Nashua’s Reynolds gets out of her tennis comfort zone
New England tennis is really all Nashua’s Claire Reynolds, the Bishop Guertin standout top player, had known before last month.
That all changed with a trip to the World Team Tennis Junior Nationals in San Diego in late July. Reynolds and Bedford’s Jason Boucher were the only New Hampshire players on a team that played out of Nashua Swim and Tennis.
The team won the New England Regional Junior Team Tennis title, downing Guilford, Conn., in the regional tourney.
And then it was off to be part of a 16-team event. The local contingent won two of five matches and finished 13th overall. But it was certainly a valuable trip.
“It was an awesome experience,” Reynolds said. “Really fun meeting people from all over the U.S., and also create great memories with my team. We were all there playing against great competition, and some of the teams we were competitive with. It was nice to represent New England.”
Most of the other team members were from northern Massachusetts.The team was coached by Jurgen Georgs of Groton, Mass., and his two sons, Kai and Jens, were on the team along with Reynolds, Boucher, Emily Hill and Linda Kong.
Reynolds, of course, is the Telegraph’s two-time Girls Player of the Year, set to be a junior this year at Guertin. She is all about tennis, and this tournament certainly was.
Here’s how each match works: Teams play two boys singles matches, two girls singles, one boys doubles, one girls doubles, and two mixed doubles. Teams played two matches a day for three days, and an individual player would have four matches in a day. In what was 90 degree heat, no less, as a heat wave was hitting San Diego at the time.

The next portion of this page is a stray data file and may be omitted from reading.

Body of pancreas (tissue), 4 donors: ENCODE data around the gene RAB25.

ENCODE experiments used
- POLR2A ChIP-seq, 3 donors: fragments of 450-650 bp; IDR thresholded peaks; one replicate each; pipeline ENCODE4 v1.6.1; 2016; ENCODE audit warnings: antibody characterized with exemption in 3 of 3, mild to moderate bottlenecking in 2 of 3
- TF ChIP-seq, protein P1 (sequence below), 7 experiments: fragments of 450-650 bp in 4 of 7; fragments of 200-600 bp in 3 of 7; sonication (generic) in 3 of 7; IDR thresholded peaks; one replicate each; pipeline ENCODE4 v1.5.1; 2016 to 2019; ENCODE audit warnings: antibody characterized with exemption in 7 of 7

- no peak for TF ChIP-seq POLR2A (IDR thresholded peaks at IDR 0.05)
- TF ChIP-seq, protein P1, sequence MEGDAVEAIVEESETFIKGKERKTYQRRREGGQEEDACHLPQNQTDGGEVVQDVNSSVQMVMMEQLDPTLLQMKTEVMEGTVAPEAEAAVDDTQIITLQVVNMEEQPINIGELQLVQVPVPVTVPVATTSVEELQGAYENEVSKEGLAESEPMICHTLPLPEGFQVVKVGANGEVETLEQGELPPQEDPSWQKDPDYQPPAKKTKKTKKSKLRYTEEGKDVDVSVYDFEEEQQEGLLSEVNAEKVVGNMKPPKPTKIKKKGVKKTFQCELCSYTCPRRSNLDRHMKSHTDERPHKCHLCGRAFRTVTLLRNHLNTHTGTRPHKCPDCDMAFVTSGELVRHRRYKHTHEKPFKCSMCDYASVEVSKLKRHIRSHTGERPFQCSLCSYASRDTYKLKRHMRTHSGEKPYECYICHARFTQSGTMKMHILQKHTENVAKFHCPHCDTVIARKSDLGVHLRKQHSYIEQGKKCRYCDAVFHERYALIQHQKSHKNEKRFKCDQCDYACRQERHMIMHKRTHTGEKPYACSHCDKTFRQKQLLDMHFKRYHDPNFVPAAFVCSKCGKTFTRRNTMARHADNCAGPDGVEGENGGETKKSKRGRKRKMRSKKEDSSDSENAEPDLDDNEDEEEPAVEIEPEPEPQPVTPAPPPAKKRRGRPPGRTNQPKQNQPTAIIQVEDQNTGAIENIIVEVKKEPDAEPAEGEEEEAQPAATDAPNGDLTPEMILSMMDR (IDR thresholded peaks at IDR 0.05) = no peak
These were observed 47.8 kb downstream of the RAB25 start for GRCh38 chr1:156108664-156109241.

“We were all really tired, exhausted at the end of it,” Reynolds said.
The NSWT team bested Hawaii and Tennessee, but fell to Southwest, California and Pacific Wave (Oregon). Reynolds herself won two of five singles matches and three of five mixed doubles matches.
Reynolds has been familiar with most New England players, but playing against the unknown was an adjustment.
“They all had different game styles,” she said. “I know everyone around here, you play them all frm different clubs, even different states. You know them.
“But this was different. We didn’t even get a warmup, which was another weird thing. Just had to get used to (opponents’) different styles. … They all had different strategies and different game plans.”
Reynolds also had to get used to playing mixed doubles, They don’t play mixed doubles in high school competition.
“It was hard to return boys’ serves,” she said with a laugh. “They hit harder. But after awhile I could adjust.”
Reynolds found that the other girls didn’t hit perhaps as hard as she expected. “I could overpower some of the girls there, and in other matches I could have hit some better shots. Some of the girls were better than me.
“It opened my eyes to see other teams and other players. It helped me improve. I could discover some of my strengths and weaknesses, and improve.”
The toughest thing to deal with was the extreme heat. “Lots of water, lots of Gatorade,” she said.
And lots of tennis. There wasn’t a lot of time to get to know the other teams, but Hawaii gave its opponents candy and leis. New Hampshire formed a bond with the Southwest team, cheering each other on at their other respective matches.
“We only had three days to meet everyone,” Reynolds said.
Hall of Famer Billie Jean King is the founder of the WTT, but she was not at this event. However the teams got to meet some other notables, such as professional Coco Vandeweghe, plus watch a WTT match between the San Diego Aviators and Orange County Breakers.
“It was just an amazing opportunity,” Reynolds said. “The whole summer has been a lot of tennis.”